08 March 2010

Women of Resistance

Never underestimate the strength of women in resistance and struggle. Given that I come from an oppressed country where once, like the Palestinians today, have also had to struggle for Freedom, Justice and Equality. And today being International Women’s Day, I have to write about the women of Palestine and Ireland. As the women in my life would remind me, they played an important role in our struggle, and just like in Ireland, the women of Palestine do this everyday.
“We are prepared to fast to the death, if necessary, but our love for justice and our country will live forever.”—Mairéad Farrell, Mairéad Nugent and Mary Doyle (Hunger Strikers, Armagh Prison, 1 December 1980)
When I think of women and resistance, of all the women that come to mind, and there are a great many. Names like Rosemary Nelson,One of our Human Rights lawyers who was murdered shortly after testifying before the United Nations AND the US Congress that she was going to be killed. No one saved her……..And also Mairead Farrell,another Irish Republican prisoner who after release from jail was murdered in a shoot to kill SAS assassination. Much like the recent assassination that Israel just carried out in Dubai.

But, the one name that stands out the most is a woman called Martina Anderson. She served 14 years in British jails, her fiancée was also jailed for life and the two were married whilst still in jail. Martina and Ella O’Dwyer, another Irish Republican woman, were sentenced at the same time. When I first met Martina she was still in jail. When Martina and Ella were jailed they led a campaign to change the treatment of women in jail and ultimately the jail itself. They suffered greatly during those 14 years, and if you think times can’t change, just see at the end of this where Martina is today. But first this:
The stench of our urine and excrement clings to the cells and our bodies. Little light or air penetrates the thick boarding. For 23 hours a day we lie in these cells. For one hour everyday we get out into the yard, away from the stinking cells. We are freezing by the time the hour has passed, but it is worth it, believe me, that fresh air is worth catching pneumonia from. The prison doctor visits the cells on some mornings and asks us, as we lie among the excreta and urine, if we have any complaints….
I was arrested first when I was.... Well I was arrested at 16, just, out of the house, which was standard practice here for most young Republicans at that age. We were all arrested at 16 and “screened” by the army. You were taken to a barracks to get your fingerprints taken which allowed them to gather certain details about you.

In 1981 at the age of 18 I had been arrested with another girl. I was charged with possession of a firearm and intent to cause an explosion. I thought about it and after concluding that I would not get a fair trial and that I was not prepared to willingly go through the trial in the Diplock courts I opted to go into exile, to go “on the run” as we called it.

Then in 1985 I was arrested in Glasgow along with Ella O’Dwyer and three other male comrades. We were held in Glasgow and questioned for seven days before being flown from Glasgow to Paddington Green in London. We were held there for a further three days before all of us were charged with conspiracy to cause explosions in the UK.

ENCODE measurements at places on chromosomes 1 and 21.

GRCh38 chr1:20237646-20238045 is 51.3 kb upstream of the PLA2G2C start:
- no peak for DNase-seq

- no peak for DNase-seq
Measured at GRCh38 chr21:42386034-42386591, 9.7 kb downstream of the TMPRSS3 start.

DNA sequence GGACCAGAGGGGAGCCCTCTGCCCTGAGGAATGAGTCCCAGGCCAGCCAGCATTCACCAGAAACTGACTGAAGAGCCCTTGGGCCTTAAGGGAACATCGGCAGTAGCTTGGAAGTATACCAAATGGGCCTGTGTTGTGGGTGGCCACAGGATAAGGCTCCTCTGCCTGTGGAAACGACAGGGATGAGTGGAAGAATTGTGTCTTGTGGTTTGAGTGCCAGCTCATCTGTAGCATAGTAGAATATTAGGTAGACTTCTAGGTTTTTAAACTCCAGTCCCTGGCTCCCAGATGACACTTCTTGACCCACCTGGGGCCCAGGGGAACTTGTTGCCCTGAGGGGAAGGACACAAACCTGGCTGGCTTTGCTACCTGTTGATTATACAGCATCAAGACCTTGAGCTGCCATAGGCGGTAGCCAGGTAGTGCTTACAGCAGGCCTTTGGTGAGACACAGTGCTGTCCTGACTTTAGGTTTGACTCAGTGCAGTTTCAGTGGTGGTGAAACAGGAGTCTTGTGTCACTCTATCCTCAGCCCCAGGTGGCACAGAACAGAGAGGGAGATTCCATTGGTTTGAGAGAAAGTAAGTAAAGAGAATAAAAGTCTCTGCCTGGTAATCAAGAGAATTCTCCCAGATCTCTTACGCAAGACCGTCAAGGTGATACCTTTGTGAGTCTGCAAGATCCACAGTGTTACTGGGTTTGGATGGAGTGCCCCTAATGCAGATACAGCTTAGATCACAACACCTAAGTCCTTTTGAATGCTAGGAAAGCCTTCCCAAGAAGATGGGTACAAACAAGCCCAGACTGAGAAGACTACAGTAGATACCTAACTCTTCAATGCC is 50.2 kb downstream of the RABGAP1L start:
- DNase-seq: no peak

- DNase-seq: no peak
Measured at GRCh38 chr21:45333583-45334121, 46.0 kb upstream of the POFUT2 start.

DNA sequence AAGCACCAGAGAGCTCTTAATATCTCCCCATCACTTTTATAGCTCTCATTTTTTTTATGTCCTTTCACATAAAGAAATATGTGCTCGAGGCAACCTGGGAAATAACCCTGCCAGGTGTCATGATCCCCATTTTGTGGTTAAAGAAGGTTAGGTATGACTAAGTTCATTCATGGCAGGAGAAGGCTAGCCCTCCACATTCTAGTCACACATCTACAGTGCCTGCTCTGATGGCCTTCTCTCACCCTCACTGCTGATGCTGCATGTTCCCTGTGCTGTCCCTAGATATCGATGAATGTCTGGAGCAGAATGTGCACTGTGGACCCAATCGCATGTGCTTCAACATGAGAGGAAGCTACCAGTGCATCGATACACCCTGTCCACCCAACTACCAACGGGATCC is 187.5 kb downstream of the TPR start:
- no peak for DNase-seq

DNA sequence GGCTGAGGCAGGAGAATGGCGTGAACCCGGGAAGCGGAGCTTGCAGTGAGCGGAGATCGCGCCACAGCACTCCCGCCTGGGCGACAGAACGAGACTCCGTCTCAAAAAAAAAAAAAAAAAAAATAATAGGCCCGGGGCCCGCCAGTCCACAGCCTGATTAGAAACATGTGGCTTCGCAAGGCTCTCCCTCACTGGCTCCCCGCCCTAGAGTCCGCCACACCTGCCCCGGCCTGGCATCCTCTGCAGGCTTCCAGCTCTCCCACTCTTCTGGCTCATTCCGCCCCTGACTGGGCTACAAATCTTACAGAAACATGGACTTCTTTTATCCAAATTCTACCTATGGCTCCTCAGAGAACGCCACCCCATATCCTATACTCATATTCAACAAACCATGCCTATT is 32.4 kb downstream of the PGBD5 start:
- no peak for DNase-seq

After thirteen months in Brixton, we were sentenced at the Old Bailey to life imprisonment. We were transferred from Brixton to a jail in the North of England, Durham.

What was so disturbing about it all was that the women prisoners had nothing, in comparison to the male establishments around the, the poverty of the environment that was within that jail needed to be exposed. I think I went round Durham for about a week and I didn’t speak very much, I just absorbed everything. I looked around me. I was shocked at what I was seeing. And wondering, “Where do you start in a place like this?” And after about a week realising, “Well I’m going to be in jail for a very long time and in order for me to survive in here I’m going to have to do something about this place.” I didn’t know if it was within our capacity to change one iota of the place, but I believed we had to try. And I believed I couldn’t just succumb to feeling, “Well, this is our lot,” and, “Let’s just bury our head and get on with it.” That is not the approach of Republican prisoners.

So for the first six months I spent my time going from one type of punishment to another. So we spent six months in punishments cells in what they called “behind the door,” which was locked up for 23 hours daily. The 23 hours lock up in Durham was because we were campaigning and protesting.

After about six months the governor of the jail, he called the two of us into his office. he said, “You know I don’t care what you both do, I’ll send you both home in boxes if I have to. You aren’t going to come in here and undermine my authority.” We were challenging him about the conditions in the jail. Martina’s story can be read here in full.
So, where is Martina now? Why she is now an elected Sinn Fein MLA

And given this fact of history, we now turn to Palestine. The women of Palestine are also part of the resistance movement in many ways.

They resist the occupation every day, merely by exisiting. Others resist in more forceful ways.

But one thing I can say from experience, is that Israel cannot kill the resistance, Israel cannot kill the hunger for freedom. For each generation will rise to the struggle until they are free of oppression and occupation. I found a "must see" video of the most incredible outspoken resisting little Palestinian girl below. And whilst viewing it I remembered Martina's story and thought to myself, one day this little girl could become an elected representative of her country Palestine, inshallah.